How Do You Catch Up on Notes?
By Barbara Griswold, LMFT (September 7, 2020)
I consult with therapists all over the country who have fallen behind — sometimes months behind — in writing progress notes, or have large gaps in notes. Some of us even do “routine binge note-writing” — for example, each weekend writing all notes for the week. If this is your situation, don’t judge yourself too harshly — it’s amazingly common. But it can be a big source of stress, like a debt that grows daily. And the longer the time lapse between the sessions and your notes, the less reliable they are.
If you don’t remember what took place in past sessions, should you try to go back and catch up? Or should you just focus on writing today’s notes, and go forward from here? You may worry that choosing to catch up will give you no time to work on current notes, and vice versa.
For answers to these questions, I interviewed Maelisa Hall, Founder of QA Prep.com. Maelisa is a fellow private practice paperwork specialist. But one of her unique areas of expertise is helping therapists who have fallen behind in their notes.
Barbara: So Maelisa, how about it? Should you bother going back to try to fill gaps in progress notes? It can often feel so overwhelming.
Maelisa: Yes, it can. But in my opinion, any note is better than no note at all. So, I do recommend that you add a note for every date you know a session occurred.
B: What if you remember nothing from the session?
M: If you remember absolutely nothing about that session, I suggest you write something really basic like “Session Date: 3/20/20: Client attended video session. Worked on progress toward treatment goals. Next session scheduled for 3/28/20.”
B: Obviously, it’s best to write as many details as you can remember — i.e. if you know you worked on the client’s anxiety in all sessions, you could say “focused on client’s anxiety and anxiety coping skills,” right?”
M: Right. But here’s my point: Don’t avoid writing the late notes because you are trying to remember as much as you can. It is better to write something, and then move on to the next note.
B: I know it is important also to document the date that you wrote the note, so that you don’t give the appearance that the note was written on (or right after) the session. How do you do that?
M: In the note, you do need to record both the session date and the date the note was written. I usually recommend identifying the session date at the top or beginning of the note. Then after you’ve written the note, identify the date the note was written next to or below your signature.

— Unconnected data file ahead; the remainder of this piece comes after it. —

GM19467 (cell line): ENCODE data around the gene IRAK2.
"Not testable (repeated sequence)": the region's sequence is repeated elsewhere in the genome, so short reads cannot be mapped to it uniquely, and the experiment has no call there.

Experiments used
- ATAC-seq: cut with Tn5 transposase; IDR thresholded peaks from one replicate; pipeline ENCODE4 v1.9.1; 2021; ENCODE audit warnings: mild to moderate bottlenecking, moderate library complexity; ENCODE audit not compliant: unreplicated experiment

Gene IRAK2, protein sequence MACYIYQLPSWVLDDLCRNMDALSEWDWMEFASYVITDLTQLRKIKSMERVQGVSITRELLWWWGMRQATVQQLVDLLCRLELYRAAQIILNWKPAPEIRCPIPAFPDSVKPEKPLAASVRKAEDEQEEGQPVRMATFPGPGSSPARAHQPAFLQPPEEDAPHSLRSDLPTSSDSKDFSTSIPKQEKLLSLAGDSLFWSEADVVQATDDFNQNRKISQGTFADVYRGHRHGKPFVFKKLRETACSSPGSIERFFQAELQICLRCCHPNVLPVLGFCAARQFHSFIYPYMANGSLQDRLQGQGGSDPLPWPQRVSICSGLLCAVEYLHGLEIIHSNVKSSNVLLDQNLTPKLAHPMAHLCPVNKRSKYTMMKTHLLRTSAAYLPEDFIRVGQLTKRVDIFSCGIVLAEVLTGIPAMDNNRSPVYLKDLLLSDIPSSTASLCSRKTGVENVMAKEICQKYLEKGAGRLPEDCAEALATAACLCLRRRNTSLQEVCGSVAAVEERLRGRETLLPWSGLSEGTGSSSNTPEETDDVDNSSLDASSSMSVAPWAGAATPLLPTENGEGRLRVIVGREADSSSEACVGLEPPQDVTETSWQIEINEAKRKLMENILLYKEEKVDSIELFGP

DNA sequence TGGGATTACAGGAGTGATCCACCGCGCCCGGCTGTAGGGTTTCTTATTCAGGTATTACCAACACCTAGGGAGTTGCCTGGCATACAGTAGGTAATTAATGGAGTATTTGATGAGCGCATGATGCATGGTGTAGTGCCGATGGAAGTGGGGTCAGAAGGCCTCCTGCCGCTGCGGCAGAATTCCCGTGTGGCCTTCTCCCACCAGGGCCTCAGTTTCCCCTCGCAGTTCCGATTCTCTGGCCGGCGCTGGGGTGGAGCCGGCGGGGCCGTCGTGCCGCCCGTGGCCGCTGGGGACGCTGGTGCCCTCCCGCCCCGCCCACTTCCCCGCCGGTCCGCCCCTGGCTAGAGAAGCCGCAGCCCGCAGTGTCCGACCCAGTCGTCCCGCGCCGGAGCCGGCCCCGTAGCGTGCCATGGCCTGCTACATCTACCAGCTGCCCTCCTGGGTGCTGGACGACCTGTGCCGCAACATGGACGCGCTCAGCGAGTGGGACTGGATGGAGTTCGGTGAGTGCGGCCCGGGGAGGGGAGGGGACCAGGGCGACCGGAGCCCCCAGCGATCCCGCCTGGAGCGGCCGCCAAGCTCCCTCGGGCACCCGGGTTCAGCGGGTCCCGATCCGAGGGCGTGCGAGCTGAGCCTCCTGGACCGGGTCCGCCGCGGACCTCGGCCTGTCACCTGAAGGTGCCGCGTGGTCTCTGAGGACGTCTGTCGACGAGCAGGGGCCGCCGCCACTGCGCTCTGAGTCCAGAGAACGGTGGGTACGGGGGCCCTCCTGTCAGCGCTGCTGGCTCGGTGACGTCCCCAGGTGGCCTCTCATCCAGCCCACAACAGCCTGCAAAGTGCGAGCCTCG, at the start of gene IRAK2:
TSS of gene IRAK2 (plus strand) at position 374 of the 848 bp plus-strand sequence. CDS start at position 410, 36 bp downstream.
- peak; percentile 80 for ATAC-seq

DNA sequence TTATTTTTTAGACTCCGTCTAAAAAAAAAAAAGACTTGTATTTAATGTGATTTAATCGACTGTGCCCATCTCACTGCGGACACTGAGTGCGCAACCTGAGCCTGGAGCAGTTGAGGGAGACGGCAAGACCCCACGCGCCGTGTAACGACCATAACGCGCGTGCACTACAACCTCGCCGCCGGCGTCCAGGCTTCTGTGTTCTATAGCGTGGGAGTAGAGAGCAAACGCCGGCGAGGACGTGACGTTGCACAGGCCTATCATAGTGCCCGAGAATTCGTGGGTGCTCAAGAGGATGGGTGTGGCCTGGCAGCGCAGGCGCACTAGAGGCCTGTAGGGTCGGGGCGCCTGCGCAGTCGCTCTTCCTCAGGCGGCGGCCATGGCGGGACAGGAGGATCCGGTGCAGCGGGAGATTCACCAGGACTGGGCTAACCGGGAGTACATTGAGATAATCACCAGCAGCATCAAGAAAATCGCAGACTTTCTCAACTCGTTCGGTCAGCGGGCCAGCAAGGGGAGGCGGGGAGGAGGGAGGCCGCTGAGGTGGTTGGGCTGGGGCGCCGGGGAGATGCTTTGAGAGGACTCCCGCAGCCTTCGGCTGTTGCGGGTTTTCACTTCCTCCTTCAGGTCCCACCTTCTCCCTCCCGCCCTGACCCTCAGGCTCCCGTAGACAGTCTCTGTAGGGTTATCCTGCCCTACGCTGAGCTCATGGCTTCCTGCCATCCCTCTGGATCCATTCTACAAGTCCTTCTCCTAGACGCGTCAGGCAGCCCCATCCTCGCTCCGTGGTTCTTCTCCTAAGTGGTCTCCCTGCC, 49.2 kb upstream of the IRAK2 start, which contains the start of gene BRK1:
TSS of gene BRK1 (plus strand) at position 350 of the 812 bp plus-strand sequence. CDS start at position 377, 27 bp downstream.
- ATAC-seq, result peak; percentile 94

B: So, could this be a sample note? “4/16/20: Video session. Client worked on goals outlined in treatment plan. Barbara Griswold, LMFT [note written 08/28/2020] “?
B: So, do you still sign a late note?
M: I do recommend that you “sign” your progress notes, even the digital or online ones, even the late ones. If you are using Google Docs or Word to write notes, the technical way to show that a document is “signed” is to put your name between slashes, like this: /Maelisa Hall, Psy.D. PSY25295/ Maelisa Hall, Psy.D. 08/28/2020. Your license number could also be next to the name or outside the slashes.
B: What if I need to make changes or additions to a progress note later?
M: You may want to add an Addendum note, with a separate date and signature.
B: What do you think about just writing a treatment summary if your catch-up notes are superficial?
M: I think a treatment summary can be a great strategy. If you can’t remember details about what happened in specific sessions, the treatment summary can provide more clinical information. The progress notes are more a record of when you met with the client. Again, put the date you wrote the summary on the document. But remember: While a treatment summary is a great addition to a client chart, it doesn’t take the place of progress notes.
B: So, Maelisa, I read the Catch Up Plan outline you offer therapists, and was really impressed. This free downloadable guide offers a really practical, step-by-step outline on how to catch up on notes.
M: Thanks! Folks can get the Catch Up Plan sent to them by going to https://www.qaprep.com/summer-paperwork-blitz . I also offer individual consultations — personal assistance without judgement — to help you develop a Catch Up Plan that works for you. Just contact me via my website at www.qaprep.com.
A final thought from Barbara: If your progress notes aren’t what they should be, you don’t know what you should be writing, or if you have fallen behind writing notes, it’s time to learn how to write detailed, quick notes that meet all legal and ethical requirements. Check out my webinar “What Should Be In Your Client Charts — But Probably Isn’t” — click here.
Want to schedule a consultation with Barbara? Go to her calendar at www.calendly.com/barbgris or contact her on the Contact page of this website.